Social Icons

Monday, November 8, 2010

Combating Frizzy Hair


At some point in your natural journey, frizzy hair is bound to show its ugly head. I can count at least 10 instances in which my hair went from silky and smooth to frizzy and uncontrollable. It is safe to say that many people assume that all natural hair has a slight “frizziness” to it, but au contraire (that’s French for “on the contrary”) that is not the case at all.

The most common reason many people have a case of the frizzes is due to lack of moisture. Properly hydrated hair will keep the hair shaft smooth and shiny. To combat this, applying your moisturizer at the right time is essential. Many people suggest applying it while your hair is soaking wet or damp; the water combined with the cream or oil of your choice will “lock” the moisture in. Others recommend applying your moisturizer to dry hair and styling as you normally do. Remember: it is your preference and it may take a couple of tries until you figure out which is best for your hair.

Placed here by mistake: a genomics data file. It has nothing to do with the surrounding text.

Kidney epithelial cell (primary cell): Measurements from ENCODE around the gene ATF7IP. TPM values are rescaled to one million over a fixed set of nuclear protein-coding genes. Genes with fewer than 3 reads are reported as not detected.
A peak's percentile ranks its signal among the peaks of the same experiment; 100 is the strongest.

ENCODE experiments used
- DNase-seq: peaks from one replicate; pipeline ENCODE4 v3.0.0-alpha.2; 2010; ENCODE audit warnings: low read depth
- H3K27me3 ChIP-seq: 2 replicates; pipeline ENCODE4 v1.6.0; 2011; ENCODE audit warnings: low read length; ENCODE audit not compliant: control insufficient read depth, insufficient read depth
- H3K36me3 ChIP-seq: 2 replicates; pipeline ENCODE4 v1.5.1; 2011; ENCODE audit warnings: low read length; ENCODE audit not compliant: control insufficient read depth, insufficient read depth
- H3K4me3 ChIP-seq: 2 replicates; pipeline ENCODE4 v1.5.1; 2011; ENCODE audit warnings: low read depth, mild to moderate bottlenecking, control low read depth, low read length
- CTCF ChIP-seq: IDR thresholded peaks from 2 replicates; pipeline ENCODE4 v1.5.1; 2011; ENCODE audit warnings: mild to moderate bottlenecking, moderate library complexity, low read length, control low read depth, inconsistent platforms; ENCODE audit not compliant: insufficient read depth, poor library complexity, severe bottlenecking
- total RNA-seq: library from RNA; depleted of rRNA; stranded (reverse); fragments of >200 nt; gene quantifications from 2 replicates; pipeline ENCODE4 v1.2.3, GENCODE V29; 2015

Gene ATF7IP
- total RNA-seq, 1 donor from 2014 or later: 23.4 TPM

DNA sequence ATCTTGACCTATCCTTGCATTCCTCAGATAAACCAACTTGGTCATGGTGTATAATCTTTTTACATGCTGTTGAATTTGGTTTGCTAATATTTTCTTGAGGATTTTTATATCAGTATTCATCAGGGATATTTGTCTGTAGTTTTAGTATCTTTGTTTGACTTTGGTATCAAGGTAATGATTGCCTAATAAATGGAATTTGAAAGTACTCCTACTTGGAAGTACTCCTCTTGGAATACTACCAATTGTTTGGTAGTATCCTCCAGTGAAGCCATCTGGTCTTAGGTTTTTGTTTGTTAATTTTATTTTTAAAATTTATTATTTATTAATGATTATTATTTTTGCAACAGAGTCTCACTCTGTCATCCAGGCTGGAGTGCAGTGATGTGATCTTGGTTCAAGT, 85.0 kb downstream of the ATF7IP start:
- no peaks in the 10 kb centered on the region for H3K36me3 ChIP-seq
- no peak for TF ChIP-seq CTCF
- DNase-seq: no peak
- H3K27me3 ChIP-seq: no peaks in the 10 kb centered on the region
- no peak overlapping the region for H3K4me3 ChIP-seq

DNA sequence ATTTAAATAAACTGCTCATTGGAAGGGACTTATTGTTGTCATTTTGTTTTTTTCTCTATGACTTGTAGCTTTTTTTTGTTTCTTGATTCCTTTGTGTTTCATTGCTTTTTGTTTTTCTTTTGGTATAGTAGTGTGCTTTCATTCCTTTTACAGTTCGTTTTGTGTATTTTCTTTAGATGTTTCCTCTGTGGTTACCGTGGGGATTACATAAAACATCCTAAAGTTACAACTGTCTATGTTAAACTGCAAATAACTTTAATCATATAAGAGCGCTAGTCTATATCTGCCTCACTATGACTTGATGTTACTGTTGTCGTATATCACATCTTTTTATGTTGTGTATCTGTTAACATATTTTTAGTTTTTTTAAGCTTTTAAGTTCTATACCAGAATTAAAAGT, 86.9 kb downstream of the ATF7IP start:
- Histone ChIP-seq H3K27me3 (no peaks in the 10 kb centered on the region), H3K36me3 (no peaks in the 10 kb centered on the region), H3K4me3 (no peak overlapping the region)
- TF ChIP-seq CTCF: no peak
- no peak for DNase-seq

Moisture retention is only as good as the type of product applied. Creams, oils and hairdresses (a combo of a cream and oil) are just a few of the well-known types of moisturizers. Oils tend to work better for hair that is not very dense, whereas, creams work better on dense, tightly packed hair. As of late, my hair has been in love with whipped shea butter, particularly Organikah’s. With winter upon us, moisture retention will be a very important part of your natural journey.

Not only is frizzy hair caused by lack of moisture but split ends can be a culprit too. It is important to trim and seal your ends. Doing so will ensure that your hair not only grows long but healthy too. As with relaxed hair, trimming your ends every 6-8 weeks will ensure that the hair cuticle can fully absorb all the products applied.

Frizzy hair does not have to be a permanent fixture during your natural hair quest. Trimming and sealing your ends, coupled with the a great moisture retention method will guarantee you silky, smooth strands.

No comments:

Post a Comment